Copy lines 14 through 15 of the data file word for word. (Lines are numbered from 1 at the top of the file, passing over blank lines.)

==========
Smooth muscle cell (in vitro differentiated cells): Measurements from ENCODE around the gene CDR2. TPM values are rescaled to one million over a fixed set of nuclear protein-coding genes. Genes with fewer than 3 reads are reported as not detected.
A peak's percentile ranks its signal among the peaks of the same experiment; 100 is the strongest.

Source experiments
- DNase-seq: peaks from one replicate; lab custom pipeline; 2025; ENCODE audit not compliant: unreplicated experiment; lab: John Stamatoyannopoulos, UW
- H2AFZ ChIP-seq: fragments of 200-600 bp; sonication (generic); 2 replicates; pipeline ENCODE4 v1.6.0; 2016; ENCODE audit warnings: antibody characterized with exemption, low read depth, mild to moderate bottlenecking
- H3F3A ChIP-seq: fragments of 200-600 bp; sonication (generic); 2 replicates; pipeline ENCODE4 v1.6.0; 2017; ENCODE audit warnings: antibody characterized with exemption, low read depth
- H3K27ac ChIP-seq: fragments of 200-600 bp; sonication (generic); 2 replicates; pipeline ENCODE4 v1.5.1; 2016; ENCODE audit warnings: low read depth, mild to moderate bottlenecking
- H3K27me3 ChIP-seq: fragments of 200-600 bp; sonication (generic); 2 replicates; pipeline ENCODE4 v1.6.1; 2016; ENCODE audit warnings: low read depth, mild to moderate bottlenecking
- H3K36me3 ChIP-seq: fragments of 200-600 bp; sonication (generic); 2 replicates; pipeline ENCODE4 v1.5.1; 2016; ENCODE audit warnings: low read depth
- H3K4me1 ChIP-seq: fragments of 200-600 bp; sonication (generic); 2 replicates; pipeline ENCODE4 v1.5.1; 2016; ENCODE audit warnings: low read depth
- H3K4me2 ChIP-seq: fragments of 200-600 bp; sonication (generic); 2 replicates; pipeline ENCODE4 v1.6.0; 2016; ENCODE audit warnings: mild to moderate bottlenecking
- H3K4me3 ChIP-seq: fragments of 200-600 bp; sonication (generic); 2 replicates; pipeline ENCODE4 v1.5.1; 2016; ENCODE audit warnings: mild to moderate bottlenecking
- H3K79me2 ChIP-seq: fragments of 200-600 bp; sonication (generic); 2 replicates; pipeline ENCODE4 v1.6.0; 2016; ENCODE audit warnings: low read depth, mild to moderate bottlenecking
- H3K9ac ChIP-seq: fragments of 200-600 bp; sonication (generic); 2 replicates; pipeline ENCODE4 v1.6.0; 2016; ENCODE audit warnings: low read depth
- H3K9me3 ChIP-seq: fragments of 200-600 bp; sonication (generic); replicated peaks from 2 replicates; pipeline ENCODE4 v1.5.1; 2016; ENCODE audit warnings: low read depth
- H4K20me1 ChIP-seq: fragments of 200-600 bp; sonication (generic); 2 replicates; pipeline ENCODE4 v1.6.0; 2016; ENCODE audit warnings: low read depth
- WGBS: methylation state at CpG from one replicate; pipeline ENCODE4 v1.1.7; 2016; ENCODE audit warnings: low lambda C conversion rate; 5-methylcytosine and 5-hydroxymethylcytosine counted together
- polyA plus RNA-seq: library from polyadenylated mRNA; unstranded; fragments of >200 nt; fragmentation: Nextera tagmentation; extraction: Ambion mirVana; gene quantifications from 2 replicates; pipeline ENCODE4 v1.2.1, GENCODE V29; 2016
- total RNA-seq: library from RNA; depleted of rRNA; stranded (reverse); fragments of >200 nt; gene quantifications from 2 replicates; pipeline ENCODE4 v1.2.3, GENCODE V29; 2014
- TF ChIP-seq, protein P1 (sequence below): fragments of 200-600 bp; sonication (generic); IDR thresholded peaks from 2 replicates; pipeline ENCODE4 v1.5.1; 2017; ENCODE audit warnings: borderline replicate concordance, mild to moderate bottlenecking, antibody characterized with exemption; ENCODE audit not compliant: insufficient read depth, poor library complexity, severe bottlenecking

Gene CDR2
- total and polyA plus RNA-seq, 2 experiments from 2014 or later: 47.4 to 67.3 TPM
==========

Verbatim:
- H3K9ac ChIP-seq: fragments of 200-600 bp; sonication (generic); 2 replicates; pipeline ENCODE4 v1.6.0; 2016; ENCODE audit warnings: low read depth
- H3K9me3 ChIP-seq: fragments of 200-600 bp; sonication (generic); replicated peaks from 2 replicates; pipeline ENCODE4 v1.5.1; 2016; ENCODE audit warnings: low read depth